Contractual change not void under TUPE
The removal of a contractual travel time allowance by an employer following a TUPE transfer was not void. The employer had withdrawn the allowance because it was outdated and unjustified, not because of the transfer.
In Tabberer v Mears Ltd and others, electricians were entitled to an Electricians’ Travel Time Allowance. The allowance had existed since 1958 and was introduced to compensate them for loss of a productivity bonus caused by the need to travel to different depots. Over time, most of the 40 depots had closed and productivity bonuses had been phased out.
The electricians were the subject of a number of TUPE transfers and although they were no longer required to travel, they continued to receive the allowance. In 2006, managers questioned payment of the allowance but the employer at that time continued to pay it as they considered it to be a legal requirement.
When the employees transferred to Mears in April 2008, it ceased the payments. Some of the electricians brought a claim for an unauthorised deduction from wages which was successful. Following that tribunal decision, Mears gave notice that it was ending the allowance from September 2012 and it would no longer form part of their contracts.
The employees claimed that the variation was void on the basis that the reason for the contractual change was the TUPE transfer or a reason connected with it. They brought another unauthorised deduction from wages claim. The employment tribunal rejected the claim, finding that the reason for the change was not the transfer to Meers in 2008, but the fact that the allowance was outdated and unjustified.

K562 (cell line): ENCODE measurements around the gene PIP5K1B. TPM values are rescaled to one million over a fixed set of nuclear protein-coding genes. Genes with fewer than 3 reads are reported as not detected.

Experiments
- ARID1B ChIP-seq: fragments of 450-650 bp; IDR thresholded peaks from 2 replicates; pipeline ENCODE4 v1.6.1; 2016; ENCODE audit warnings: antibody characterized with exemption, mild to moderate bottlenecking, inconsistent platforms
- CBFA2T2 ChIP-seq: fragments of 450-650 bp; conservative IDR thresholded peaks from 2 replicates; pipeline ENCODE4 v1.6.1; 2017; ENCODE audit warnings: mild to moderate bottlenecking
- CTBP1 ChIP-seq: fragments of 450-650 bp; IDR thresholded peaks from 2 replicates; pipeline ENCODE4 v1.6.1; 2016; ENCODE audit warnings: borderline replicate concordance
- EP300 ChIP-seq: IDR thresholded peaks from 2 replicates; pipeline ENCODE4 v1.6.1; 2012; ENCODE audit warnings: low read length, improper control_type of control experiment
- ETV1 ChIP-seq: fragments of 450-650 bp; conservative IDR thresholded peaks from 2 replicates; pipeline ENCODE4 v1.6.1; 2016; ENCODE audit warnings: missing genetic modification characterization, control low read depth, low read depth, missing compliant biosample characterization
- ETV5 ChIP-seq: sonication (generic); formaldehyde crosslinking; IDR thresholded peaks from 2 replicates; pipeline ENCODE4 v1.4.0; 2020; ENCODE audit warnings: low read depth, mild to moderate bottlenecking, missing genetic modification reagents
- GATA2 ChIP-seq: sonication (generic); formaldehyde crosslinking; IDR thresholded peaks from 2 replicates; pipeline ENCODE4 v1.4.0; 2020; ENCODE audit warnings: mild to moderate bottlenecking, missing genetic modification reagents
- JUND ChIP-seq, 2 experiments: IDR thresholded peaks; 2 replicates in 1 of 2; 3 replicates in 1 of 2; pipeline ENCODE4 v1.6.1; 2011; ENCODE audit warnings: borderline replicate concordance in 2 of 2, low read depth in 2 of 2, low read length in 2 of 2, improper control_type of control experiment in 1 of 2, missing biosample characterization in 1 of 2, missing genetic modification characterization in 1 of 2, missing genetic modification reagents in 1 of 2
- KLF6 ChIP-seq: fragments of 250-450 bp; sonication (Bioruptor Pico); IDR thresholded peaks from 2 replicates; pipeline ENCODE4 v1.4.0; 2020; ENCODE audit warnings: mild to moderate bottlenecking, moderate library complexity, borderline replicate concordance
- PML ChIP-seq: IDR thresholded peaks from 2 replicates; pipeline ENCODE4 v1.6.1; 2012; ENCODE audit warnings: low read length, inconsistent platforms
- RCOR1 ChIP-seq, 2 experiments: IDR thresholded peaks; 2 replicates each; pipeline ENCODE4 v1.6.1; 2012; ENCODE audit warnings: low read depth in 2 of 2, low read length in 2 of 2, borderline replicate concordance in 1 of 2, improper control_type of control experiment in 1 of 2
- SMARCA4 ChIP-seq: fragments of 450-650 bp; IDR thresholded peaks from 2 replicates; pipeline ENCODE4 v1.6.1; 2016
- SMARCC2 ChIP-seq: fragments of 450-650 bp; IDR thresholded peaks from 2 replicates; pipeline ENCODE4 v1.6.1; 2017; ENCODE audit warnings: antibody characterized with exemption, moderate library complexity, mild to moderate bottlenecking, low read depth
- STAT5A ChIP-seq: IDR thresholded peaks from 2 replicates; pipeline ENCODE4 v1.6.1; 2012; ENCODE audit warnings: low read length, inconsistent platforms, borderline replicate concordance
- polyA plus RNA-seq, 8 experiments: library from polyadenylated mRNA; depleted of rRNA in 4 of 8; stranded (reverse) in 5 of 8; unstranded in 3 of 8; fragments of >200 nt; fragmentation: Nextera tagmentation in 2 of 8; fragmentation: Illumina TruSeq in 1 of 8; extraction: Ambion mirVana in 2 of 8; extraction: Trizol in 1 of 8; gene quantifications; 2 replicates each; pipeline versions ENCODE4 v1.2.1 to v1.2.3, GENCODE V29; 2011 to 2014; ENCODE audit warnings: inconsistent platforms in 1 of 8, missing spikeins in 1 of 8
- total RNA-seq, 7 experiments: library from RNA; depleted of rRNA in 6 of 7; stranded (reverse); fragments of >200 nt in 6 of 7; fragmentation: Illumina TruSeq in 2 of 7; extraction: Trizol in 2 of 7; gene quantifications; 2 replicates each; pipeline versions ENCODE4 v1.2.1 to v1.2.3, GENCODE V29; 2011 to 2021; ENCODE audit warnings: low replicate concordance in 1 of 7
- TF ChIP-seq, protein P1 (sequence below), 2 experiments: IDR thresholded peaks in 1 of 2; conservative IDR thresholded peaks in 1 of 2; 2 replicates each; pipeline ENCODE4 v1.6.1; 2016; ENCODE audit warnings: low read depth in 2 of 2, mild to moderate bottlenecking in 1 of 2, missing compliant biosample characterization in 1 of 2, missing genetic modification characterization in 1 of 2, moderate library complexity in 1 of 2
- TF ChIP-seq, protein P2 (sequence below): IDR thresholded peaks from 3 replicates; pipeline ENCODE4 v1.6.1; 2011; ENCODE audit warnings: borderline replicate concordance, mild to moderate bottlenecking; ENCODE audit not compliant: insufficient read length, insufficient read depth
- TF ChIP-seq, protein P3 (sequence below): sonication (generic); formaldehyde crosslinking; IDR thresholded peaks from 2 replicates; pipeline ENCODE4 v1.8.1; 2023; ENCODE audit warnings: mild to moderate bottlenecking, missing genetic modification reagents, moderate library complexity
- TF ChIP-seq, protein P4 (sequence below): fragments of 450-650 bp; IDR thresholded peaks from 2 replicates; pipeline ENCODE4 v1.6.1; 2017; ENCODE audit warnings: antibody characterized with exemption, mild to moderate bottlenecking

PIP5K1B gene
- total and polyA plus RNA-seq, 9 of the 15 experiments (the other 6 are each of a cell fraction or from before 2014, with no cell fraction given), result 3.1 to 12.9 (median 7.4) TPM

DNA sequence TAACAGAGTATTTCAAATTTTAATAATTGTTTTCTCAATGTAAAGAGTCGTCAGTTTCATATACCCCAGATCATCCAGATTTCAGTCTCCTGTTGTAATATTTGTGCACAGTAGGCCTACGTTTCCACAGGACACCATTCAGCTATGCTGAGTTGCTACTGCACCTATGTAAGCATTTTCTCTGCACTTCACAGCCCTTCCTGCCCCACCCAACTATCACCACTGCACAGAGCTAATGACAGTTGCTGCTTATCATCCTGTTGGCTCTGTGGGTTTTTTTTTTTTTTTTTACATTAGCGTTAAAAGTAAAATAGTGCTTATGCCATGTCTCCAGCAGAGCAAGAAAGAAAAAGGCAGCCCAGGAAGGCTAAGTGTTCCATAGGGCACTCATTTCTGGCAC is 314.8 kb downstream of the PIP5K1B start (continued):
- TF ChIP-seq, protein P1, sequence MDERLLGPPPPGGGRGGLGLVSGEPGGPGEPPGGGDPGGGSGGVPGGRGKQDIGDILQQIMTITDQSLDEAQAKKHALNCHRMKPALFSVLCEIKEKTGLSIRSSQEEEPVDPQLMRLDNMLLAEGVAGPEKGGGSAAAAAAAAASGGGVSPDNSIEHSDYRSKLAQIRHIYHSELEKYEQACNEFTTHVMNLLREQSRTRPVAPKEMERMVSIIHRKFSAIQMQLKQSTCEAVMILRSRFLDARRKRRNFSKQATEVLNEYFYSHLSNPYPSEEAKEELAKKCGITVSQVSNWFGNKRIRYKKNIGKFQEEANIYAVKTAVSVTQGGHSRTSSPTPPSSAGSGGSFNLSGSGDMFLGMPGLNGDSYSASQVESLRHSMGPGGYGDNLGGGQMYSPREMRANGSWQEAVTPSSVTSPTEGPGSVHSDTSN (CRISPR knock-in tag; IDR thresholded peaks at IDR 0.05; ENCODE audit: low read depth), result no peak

The employees appealed, arguing that the reason for the variation was connected to the transfer. The whole subject matter of the earlier litigation was related to the transfer and the reason for changing their contracts included the adverse findings in that litigation. On that basis the change was connected to the transfer.
The Employment Appeal Tribunal dismissed the appeal. The tribunal had found that the outcome of the previous litigation had been the context for the employer’s decision to end the allowance, not the reason for it. The reason for changing their contracts was its belief that it was outdated, a view also held by previous managers before the electricians transferred to Mears. Importantly, the belief that the payment was outdated and unjustified did not arise purely on the occasion of, or because of, the transfer - it was a pre-existing belief.
Although the employer was faced with the issue on the occasion of the transfer, it was an issue that had confronted management regardless of any transfer, and it would be no different to a new manager coming into the workplace and learning of such an entitlement.
Therefore the tribunal had been entitled to conclude that the variation was not for a reason connected with the transfer.
Changes to contractual terms following a TUPE transfer are void if the transfer is the reason or principal reason for the change. Employers are the therefore able to make changes following a TUPE transfer if they are able to show that the reason for acting the way they did was not transfer. So if the reason for the change would have applied irrespective of the transfer the change will be permitted under TUPE. Employers should make sure that they document their reasons so that they are able to demonstrate this. In this case it was clear that the underlying reason for the change was one which applied regardless of the transfer and therefore the change was not void.
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